Measurement is a skill most kids are eager to learn since it’s easy to see the real-life applications. Generally, students are introduced to the idea by comparing sizes, then trying out some non-standard measurement. Then it’s time to break out the rulers, scales, and measuring cups! These measurement activities cover all these concepts and more, giving kids lots of practice.

Measurement involves a lot of different terms and concepts. Make colorful anchor charts to help kids remember them all.

## 2. Begin by comparing sizes

The pre-K crowd can get a head start by comparing sizes: taller or shorter, bigger or smaller, and so on. In this cute activity, kids make pipe cleaner flowers, then “plant” them in a Play-Doh garden from shortest to tallest.

## 3. Use LEGO bricks for non-standard measurement

Non-standard measurement is the next step for young learners. LEGO bricks are a fun hands-on manipulative that pretty much everyone has on hand. Use them to measure toy dinosaurs or anything else you have lying around.

## 4. Measure by the foot

Measure the length of bookcases, floor tiles, playground equipment, and more by pacing it off with your own two feet. If you like, you can measure the length of one foot and convert the non-standard measurements to inches.

## 5. Compare height with yarn

Measure a child’s height in yarn, then have them compare the yarn’s length to other objects around the room. You can also create a fun display by taping up a picture of each child with their yarn to show their height.

## 6. Snip lengths of pipe cleaners

The more practice kids get with measurement, the better they’ll be. One easy idea is to cut random lengths of pipe cleaner and have students measure them in inches and centimeters. Pipe cleaners are inexpensive, so you can make enough for every child to get a handful.

## 7. Build a cityscape

First, kids cut out and design a city skyline. Then, they use their rulers to measure and compare the heights of the buildings.

## 8. Go on a measurement hunt

For a fun practice activity, have kids find objects that fit certain criteria. They’ll have to estimate, then measure to see if they’re right.

## 9. Race cars and measure the distance

Zoom! Send cars racing along from a start line, then measure how far they’ve gone.

## 10. Jump like a frog

If your kids need to move while they learn, they’ll love this activity. Kids stand on a starting line and jump forward as far as they can, marking their landing spot with tape (or sidewalk chalk if you’re outside). Use a measuring tape to calculate the distance, then see if you can beat it!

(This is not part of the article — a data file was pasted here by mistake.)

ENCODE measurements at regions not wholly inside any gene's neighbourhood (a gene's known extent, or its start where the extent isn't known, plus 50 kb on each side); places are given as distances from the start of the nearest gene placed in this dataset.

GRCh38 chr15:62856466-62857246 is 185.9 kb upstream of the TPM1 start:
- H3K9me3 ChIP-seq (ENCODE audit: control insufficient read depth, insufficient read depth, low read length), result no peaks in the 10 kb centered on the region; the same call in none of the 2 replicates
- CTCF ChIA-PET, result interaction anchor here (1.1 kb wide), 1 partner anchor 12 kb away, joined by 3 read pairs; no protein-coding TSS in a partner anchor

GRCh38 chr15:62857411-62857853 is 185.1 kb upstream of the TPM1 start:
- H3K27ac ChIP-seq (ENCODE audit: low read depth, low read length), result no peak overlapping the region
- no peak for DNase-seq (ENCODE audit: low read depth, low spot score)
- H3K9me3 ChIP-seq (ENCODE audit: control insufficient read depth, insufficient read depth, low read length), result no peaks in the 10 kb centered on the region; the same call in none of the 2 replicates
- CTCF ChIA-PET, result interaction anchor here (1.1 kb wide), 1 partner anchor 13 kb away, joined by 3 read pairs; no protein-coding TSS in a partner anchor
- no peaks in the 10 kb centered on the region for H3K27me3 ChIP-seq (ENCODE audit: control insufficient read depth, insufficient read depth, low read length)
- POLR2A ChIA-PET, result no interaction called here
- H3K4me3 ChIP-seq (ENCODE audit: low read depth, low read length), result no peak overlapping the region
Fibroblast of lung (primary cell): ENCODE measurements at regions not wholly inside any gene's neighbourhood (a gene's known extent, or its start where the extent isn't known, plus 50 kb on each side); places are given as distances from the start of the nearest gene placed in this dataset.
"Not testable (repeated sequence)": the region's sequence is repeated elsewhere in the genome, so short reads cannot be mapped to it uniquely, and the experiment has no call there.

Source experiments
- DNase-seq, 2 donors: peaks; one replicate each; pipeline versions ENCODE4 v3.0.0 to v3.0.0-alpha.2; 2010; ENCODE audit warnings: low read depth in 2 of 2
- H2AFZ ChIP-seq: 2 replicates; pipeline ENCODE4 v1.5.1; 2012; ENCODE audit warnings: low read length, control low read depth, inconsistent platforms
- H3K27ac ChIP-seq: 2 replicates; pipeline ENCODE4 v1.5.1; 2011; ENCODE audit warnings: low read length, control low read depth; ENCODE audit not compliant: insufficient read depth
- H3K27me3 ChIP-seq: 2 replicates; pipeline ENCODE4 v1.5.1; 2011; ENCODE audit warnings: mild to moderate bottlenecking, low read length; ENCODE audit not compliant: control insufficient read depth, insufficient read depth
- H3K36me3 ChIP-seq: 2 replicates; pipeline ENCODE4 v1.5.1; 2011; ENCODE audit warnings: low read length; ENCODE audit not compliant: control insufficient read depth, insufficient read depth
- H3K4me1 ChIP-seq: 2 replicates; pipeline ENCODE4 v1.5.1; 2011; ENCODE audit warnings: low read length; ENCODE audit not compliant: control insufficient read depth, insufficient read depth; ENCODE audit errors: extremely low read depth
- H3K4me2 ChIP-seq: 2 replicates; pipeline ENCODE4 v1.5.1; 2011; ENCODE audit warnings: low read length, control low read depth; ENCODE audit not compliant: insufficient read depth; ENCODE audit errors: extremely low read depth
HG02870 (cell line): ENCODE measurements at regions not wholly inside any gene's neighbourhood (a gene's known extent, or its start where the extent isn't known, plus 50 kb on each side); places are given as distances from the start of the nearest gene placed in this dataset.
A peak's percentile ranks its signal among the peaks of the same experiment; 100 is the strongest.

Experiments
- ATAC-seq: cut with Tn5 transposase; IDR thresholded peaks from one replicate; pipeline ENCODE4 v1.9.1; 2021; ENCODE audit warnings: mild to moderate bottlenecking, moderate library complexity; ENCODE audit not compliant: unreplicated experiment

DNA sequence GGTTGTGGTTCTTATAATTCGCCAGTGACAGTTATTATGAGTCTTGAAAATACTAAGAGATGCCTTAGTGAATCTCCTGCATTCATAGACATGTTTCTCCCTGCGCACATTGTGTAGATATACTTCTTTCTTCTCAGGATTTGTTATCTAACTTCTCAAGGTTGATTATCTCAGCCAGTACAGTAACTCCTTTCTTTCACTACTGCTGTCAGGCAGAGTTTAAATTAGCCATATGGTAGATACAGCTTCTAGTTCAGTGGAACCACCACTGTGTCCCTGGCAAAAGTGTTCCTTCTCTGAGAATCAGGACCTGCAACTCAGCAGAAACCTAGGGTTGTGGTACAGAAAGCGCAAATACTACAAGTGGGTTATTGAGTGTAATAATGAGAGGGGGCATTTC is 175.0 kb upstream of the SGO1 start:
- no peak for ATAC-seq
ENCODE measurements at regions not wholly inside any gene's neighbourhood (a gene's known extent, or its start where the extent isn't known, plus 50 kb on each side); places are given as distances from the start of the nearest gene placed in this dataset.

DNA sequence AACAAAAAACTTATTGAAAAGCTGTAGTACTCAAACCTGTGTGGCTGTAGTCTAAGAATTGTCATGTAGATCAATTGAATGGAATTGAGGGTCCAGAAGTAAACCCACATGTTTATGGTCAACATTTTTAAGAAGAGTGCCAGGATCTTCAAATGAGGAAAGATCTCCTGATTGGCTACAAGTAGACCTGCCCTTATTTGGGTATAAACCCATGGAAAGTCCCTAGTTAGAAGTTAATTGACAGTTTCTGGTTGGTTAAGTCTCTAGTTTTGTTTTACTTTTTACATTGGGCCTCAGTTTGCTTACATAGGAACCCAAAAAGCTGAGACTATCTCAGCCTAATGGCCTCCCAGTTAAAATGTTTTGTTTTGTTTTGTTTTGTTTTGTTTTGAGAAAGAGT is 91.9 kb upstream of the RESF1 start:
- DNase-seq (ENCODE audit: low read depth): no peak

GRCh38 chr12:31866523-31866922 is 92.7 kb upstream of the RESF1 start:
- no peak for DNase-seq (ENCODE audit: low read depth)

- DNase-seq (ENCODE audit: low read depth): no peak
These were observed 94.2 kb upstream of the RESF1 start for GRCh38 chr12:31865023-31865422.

## 11. Play a game of measurement tag

You’ll need chart paper, colored markers, and a pair of dice for this one. Each player starts in a corner and rolls the dice to find the number of inches for that turn. They use a ruler to make a line in any direction. The goal is to catch another player at exactly their last stopping point. This is the kind of game that can go on for days; leave it posted in a corner for students to take their turns when they have a few spare minutes.

## 12. Learn to use a balance scale

Distance is only one form of measurement; don’t forget about weight! Compare two objects by holding them in your hands. Can you guess which weighs more? Find the answer by using the scale.

## 13. Improvise a scale from a hanger

No play scale on hand? Make one using a hanger, yarn, and two plastic cups!

## 14. Compare and measure liquid volume

Volume can be a little tricky for kids. It’s easy to assume the tallest container will hold the most liquid, but that may not be so. Explore by pouring water into various containers in this simple measurement activity.

## 15. Experiment with measuring cups and spoons

Prepare kids for cooking and baking by playing around with measuring cups and spoons. Rice is terrific for this activity, but it also works well in the sandbox.

## 16. Match conversion puzzles

There are so many terms and conversions to learn when it comes to measurements! Grab these free printable puzzles to give kids a fun way to practice.

## 17. Measure perimeter with chocolate kisses

Apply your measuring skills to area and perimeter activities. Start with non-standard measurement, like seeing how many chocolate kisses it takes to outline an object.

## 18. Set up a perimeter lab

Continue the perimeter learning with a measuring lab. Provide a variety of objects for kids to measure. Practice makes perfect!

## 19. Use yarn to introduce circumference

How do you use a flat ruler to measure a round or irregular surface? Yarn to the rescue! Use it to introduce circumference by measuring an apple. (For more advanced students, cut the apple in half to measure diameter and use that to calculate the circumference too.)